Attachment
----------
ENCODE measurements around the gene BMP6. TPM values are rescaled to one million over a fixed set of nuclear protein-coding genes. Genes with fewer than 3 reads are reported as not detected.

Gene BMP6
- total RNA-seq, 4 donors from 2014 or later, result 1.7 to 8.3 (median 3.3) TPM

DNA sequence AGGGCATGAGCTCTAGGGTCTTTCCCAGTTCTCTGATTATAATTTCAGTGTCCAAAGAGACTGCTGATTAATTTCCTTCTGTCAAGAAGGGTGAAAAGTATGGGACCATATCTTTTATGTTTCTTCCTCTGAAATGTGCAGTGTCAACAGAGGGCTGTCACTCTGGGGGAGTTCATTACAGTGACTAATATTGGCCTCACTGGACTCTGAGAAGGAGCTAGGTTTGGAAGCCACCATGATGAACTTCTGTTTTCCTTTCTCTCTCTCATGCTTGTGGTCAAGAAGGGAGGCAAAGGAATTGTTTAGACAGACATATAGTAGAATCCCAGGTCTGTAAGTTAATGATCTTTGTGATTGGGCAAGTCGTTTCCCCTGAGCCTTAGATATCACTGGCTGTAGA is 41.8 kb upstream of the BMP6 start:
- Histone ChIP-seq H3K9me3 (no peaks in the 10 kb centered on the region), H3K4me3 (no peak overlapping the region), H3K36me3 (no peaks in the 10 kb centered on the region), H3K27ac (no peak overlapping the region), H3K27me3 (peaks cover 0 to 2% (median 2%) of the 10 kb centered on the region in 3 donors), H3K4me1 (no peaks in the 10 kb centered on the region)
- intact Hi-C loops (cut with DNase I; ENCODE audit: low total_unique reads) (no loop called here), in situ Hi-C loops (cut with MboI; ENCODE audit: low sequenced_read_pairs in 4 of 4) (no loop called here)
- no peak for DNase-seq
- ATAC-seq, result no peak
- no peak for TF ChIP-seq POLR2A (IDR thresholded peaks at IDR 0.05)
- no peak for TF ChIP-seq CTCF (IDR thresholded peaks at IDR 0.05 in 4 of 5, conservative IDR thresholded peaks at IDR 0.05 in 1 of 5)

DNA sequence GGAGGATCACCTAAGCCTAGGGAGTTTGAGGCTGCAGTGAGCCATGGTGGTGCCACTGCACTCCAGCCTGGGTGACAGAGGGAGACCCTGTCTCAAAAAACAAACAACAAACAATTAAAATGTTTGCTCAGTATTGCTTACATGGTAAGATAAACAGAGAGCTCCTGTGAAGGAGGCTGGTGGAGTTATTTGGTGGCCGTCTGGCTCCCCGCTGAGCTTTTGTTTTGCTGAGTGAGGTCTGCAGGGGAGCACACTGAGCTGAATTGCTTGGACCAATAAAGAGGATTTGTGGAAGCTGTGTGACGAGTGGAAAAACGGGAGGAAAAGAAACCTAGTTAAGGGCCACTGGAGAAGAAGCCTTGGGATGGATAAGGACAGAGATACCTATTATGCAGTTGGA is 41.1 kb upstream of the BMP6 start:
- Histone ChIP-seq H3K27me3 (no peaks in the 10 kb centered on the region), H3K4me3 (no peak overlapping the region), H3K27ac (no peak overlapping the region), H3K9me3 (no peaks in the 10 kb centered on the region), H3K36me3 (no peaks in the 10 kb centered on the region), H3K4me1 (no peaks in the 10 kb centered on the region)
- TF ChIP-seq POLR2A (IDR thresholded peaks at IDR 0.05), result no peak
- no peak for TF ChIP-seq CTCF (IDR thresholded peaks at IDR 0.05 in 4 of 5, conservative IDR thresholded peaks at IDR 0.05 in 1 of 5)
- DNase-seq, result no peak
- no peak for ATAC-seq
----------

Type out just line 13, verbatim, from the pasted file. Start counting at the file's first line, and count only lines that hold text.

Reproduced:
- TF ChIP-seq POLR2A (IDR thresholded peaks at IDR 0.05), result no peak